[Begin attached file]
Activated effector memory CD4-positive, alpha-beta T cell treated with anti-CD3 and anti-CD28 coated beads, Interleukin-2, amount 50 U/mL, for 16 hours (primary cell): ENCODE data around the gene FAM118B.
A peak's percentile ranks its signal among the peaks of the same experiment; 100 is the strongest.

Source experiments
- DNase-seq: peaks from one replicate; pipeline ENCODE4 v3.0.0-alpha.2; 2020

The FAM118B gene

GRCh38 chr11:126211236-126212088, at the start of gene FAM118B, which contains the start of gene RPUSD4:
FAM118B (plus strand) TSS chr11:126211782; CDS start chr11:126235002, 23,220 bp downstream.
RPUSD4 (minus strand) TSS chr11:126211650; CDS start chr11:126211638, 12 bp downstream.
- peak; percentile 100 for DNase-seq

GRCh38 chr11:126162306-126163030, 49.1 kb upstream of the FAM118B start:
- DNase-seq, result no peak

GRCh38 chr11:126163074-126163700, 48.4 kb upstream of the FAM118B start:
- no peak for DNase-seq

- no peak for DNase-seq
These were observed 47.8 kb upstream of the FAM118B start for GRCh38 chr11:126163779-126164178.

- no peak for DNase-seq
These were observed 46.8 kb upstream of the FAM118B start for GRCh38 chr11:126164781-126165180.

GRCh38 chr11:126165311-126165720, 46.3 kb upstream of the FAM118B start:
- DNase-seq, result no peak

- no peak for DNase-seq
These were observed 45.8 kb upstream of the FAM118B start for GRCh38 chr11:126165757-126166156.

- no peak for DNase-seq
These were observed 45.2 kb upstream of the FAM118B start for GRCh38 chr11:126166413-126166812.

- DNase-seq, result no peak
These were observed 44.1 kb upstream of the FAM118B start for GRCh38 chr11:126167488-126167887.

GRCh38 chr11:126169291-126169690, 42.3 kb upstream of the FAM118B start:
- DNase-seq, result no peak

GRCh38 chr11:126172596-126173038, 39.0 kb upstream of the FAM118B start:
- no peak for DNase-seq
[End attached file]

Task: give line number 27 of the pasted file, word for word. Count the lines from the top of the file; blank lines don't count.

- DNase-seq, result no peak